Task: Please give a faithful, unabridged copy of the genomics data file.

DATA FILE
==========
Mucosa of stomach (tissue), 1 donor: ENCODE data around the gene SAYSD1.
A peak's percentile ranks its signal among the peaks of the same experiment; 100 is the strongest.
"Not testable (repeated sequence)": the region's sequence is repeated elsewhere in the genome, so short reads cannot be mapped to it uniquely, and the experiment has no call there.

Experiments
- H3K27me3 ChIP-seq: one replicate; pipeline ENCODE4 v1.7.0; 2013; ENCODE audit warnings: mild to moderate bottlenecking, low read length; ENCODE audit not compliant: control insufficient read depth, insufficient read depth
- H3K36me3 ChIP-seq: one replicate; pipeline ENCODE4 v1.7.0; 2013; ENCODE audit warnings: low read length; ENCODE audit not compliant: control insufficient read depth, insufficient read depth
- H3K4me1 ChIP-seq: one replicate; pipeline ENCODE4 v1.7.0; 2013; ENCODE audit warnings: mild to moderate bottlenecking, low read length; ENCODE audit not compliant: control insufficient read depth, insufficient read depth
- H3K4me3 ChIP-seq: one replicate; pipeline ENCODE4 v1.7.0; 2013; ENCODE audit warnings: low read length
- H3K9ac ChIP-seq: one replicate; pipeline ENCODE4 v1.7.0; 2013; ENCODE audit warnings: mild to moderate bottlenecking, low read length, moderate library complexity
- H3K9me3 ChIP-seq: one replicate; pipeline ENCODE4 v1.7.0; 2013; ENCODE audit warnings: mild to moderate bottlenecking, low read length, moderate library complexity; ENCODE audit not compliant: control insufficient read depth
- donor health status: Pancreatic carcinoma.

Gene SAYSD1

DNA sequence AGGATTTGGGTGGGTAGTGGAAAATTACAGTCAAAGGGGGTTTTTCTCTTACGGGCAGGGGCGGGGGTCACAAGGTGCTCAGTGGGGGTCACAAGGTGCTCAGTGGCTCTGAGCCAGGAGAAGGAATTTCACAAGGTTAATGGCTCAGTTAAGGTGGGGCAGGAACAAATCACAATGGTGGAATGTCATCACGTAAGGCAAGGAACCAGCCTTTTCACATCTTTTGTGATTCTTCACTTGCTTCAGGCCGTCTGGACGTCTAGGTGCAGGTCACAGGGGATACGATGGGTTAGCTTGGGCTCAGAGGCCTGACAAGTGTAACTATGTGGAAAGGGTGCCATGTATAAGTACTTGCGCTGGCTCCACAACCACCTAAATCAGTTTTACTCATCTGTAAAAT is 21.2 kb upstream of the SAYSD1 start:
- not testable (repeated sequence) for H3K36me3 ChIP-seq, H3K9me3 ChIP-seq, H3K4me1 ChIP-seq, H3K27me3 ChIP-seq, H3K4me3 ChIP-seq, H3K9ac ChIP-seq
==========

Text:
Mucosa of stomach (tissue), 1 donor: ENCODE data around the gene SAYSD1.
A peak's percentile ranks its signal among the peaks of the same experiment; 100 is the strongest.
"Not testable (repeated sequence)": the region's sequence is repeated elsewhere in the genome, so short reads cannot be mapped to it uniquely, and the experiment has no call there.

Experiments
- H3K27me3 ChIP-seq: one replicate; pipeline ENCODE4 v1.7.0; 2013; ENCODE audit warnings: mild to moderate bottlenecking, low read length; ENCODE audit not compliant: control insufficient read depth, insufficient read depth
- H3K36me3 ChIP-seq: one replicate; pipeline ENCODE4 v1.7.0; 2013; ENCODE audit warnings: low read length; ENCODE audit not compliant: control insufficient read depth, insufficient read depth
- H3K4me1 ChIP-seq: one replicate; pipeline ENCODE4 v1.7.0; 2013; ENCODE audit warnings: mild to moderate bottlenecking, low read length; ENCODE audit not compliant: control insufficient read depth, insufficient read depth
- H3K4me3 ChIP-seq: one replicate; pipeline ENCODE4 v1.7.0; 2013; ENCODE audit warnings: low read length
- H3K9ac ChIP-seq: one replicate; pipeline ENCODE4 v1.7.0; 2013; ENCODE audit warnings: mild to moderate bottlenecking, low read length, moderate library complexity
- H3K9me3 ChIP-seq: one replicate; pipeline ENCODE4 v1.7.0; 2013; ENCODE audit warnings: mild to moderate bottlenecking, low read length, moderate library complexity; ENCODE audit not compliant: control insufficient read depth
- donor health status: Pancreatic carcinoma.

Gene SAYSD1

DNA sequence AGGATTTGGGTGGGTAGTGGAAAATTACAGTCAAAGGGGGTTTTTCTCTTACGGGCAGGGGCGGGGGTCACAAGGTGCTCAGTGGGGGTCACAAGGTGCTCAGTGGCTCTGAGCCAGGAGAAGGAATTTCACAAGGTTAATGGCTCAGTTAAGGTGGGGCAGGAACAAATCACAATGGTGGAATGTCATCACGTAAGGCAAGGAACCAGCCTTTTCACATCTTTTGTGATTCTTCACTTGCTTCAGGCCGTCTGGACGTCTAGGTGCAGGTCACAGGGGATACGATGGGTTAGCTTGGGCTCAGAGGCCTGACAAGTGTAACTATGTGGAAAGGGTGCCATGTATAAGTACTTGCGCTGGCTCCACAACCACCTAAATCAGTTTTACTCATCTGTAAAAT is 21.2 kb upstream of the SAYSD1 start:
- not testable (repeated sequence) for H3K36me3 ChIP-seq, H3K9me3 ChIP-seq, H3K4me1 ChIP-seq, H3K27me3 ChIP-seq, H3K4me3 ChIP-seq, H3K9ac ChIP-seq